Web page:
Cause of F-22 Raptor incidents still a mystery, panel finds

By JENNIFER HLAD | STARS AND STRIPES Published: March 30, 2012

An Air Force advisory panel has been unable to determine the cause of several incidents in F-22 Raptors that resulted in a lack of oxygen affecting pilots, but said in a Pentagon press conference on Thursday that they are confident that the fighter’s oxygen system does not pose any unnecessary risk.

There were 14 “physiological incidents” – with pilots experiencing hypoxia-like symptoms – involving F-22 Raptors from April 2008 to May 2011, said retired Gen. Gregory Martin, chair of a study on oxygen aircraft generation systems. Three of those incidents happened between late April and early May 2011.

These hypoxia-like symptoms can manifest themselves in different ways, Martin said. For example, the pilot might become lightheaded, get a headache or experience reduced color vision. No one died and no planes crashed in any of the 14 incidents, he said.

The Air Force grounded the supersonic fighters May 2011 and began looking into possible causes. Among the study’s findings: the F-22 life support system lacked an automatically activated supply of breathable air; there was no mechanism to prevent the plane from crashing if the pilot becomes temporarily impaired; and on-board oxygen systems had not been classified as “safety critical.”

After doing ground tests and flight tests, F-22s were cleared to return to flight in September 2010, though the cause of the symptoms was not clear.

Crew members now wear heart-rate and oxygen devices that are monitored and recorded, as well as carbon air filters during flights, said Maj. Gen. Charles Lyon, director of operations for Headquarters Air Combat Command.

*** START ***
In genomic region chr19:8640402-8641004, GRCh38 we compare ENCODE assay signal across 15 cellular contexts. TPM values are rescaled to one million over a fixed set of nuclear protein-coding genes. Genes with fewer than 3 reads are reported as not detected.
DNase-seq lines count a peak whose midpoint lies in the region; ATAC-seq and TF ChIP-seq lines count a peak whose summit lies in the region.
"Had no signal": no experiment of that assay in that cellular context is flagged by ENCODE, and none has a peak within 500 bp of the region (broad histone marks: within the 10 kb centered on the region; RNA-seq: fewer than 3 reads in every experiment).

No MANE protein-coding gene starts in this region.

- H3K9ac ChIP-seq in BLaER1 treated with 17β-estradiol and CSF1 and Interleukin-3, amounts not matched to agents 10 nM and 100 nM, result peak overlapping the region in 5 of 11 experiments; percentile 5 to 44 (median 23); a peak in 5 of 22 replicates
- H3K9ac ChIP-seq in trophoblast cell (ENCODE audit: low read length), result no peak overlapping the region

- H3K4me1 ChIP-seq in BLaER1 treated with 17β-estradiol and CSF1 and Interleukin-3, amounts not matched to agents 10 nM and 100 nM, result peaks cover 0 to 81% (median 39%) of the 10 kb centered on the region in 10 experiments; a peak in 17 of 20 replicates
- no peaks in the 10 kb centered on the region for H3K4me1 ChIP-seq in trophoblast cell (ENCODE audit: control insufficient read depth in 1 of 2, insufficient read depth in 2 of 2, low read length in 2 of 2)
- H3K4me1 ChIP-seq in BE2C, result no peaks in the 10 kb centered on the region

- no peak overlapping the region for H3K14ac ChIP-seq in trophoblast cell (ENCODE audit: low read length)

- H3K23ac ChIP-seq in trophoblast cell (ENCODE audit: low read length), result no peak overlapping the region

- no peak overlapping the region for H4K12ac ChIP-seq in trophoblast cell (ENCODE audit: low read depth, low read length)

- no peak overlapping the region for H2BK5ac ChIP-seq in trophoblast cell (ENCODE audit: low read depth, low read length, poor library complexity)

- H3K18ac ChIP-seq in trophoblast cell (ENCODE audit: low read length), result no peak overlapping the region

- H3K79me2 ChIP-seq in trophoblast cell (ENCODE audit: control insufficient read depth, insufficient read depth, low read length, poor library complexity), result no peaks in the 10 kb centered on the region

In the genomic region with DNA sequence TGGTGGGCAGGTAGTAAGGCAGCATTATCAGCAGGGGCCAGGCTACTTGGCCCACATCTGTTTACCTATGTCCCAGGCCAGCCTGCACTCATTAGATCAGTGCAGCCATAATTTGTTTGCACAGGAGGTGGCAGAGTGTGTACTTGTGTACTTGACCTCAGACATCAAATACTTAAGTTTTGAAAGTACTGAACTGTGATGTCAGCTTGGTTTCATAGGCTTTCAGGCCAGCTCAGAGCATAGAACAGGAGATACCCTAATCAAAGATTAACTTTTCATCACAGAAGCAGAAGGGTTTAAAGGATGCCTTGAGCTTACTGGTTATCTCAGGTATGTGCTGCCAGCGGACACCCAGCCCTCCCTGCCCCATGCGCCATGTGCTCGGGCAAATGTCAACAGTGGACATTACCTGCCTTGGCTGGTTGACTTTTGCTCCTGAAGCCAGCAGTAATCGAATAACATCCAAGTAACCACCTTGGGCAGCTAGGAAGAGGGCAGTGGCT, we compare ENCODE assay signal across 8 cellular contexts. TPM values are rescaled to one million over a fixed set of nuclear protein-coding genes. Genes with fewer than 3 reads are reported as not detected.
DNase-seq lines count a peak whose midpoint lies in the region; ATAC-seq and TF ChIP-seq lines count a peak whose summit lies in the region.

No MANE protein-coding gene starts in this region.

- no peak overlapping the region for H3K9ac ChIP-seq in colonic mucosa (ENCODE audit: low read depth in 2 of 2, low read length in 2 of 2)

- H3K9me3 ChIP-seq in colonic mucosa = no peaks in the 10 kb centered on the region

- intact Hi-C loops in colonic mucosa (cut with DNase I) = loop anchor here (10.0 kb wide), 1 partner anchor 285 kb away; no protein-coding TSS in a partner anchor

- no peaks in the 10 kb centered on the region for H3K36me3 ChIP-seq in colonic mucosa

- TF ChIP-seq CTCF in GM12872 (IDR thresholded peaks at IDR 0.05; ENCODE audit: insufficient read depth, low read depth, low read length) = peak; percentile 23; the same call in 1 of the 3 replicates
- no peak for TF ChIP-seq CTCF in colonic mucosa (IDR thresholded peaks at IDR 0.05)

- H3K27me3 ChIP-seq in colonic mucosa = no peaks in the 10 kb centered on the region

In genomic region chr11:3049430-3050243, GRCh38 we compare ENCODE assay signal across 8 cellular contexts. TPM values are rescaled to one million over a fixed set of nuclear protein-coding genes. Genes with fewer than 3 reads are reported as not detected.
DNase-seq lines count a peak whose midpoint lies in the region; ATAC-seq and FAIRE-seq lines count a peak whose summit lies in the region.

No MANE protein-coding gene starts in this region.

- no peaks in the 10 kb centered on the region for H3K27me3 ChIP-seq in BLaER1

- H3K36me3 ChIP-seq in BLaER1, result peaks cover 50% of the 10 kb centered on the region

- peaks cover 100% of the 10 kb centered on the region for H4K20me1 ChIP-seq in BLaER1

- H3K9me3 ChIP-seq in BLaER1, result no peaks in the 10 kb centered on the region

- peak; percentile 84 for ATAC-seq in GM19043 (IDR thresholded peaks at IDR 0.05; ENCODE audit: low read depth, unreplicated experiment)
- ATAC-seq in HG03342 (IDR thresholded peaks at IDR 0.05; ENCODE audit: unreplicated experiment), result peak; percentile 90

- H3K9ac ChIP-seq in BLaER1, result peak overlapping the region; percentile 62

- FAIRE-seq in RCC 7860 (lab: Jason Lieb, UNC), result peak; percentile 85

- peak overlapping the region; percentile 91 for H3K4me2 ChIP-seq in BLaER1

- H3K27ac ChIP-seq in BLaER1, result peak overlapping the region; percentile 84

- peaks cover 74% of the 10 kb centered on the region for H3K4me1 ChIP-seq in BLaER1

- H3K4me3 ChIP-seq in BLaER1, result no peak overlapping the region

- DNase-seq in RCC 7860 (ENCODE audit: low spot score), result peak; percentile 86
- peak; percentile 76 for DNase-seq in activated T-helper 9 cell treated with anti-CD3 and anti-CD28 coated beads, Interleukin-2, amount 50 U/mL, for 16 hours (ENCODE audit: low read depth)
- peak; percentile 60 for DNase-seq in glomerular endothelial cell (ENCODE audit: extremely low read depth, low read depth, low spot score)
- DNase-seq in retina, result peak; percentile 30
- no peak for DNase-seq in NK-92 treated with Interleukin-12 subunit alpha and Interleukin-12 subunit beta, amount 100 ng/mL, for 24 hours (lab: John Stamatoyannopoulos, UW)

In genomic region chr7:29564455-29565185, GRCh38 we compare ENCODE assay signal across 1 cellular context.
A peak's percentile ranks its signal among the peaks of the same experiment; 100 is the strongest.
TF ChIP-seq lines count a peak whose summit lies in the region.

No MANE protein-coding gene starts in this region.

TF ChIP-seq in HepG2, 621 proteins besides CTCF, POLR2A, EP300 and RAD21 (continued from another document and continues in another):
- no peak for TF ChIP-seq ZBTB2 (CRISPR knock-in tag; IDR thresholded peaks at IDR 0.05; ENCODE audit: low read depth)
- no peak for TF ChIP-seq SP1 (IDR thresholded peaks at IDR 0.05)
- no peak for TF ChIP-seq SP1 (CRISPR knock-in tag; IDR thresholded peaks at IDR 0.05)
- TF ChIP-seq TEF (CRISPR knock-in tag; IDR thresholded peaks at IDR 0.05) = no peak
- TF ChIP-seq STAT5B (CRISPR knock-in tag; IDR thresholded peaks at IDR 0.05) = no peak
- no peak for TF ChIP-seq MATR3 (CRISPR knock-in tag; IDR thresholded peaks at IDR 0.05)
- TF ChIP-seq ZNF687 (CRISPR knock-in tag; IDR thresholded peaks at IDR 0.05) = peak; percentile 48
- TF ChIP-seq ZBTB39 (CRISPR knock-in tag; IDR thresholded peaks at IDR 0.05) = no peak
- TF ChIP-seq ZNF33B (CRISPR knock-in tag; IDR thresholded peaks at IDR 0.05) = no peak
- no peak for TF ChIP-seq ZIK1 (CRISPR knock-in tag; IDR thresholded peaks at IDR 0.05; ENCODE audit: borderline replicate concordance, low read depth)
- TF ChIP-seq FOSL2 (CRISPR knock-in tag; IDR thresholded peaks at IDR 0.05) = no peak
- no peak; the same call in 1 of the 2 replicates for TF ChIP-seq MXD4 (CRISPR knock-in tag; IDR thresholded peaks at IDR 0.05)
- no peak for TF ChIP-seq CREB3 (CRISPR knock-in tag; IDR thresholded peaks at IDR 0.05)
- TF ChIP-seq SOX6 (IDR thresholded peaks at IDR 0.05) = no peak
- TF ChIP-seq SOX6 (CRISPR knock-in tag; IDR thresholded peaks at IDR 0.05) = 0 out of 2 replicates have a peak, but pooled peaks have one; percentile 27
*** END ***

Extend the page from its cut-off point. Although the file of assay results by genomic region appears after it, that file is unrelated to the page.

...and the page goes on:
Two months after the F-22s returned to flight, Capt. Jeff “Bong” Haney, 31, died when his fighter crashed during a night test mission in Alaska. An Air Force investigation found that Haney’s oxygen supply stopped automatically after onboard computer detected an air leak in the engines. The report also said Haney did not pull a small handle that would have activated an emergency oxygen system and did not eject.

The Air Force report blamed the crash on Haney’s failure to regain control of the plane. Haney’s widow has filed a wrongful-death lawsuit against F-22 manufacturer Lockheed Martin and other defense contracting companies.

Martin, Lyon and Maj. Gen. Noel “Tom” Jones all praised the pricey F-22 Raptor as the leading edge of technology.

“There is no other fighter in the world that can do what (the F-22) does,” Jones said.

But Lyon said they will working – with the Navy, which has experienced similar problems with their F-18s – to find out what is causing the planes to lose oxygen.

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An F-22 Raptor from the 19th Fighter Squadron, Joint Base Pearl Harbor-Hickam, Hawaii waits its turn as its wingman takes on fuel from a 96th Air Refueling Squadron KC-135 Stratotanker on March 27, 2012, over the Pacific near the Hawaiian Islands.


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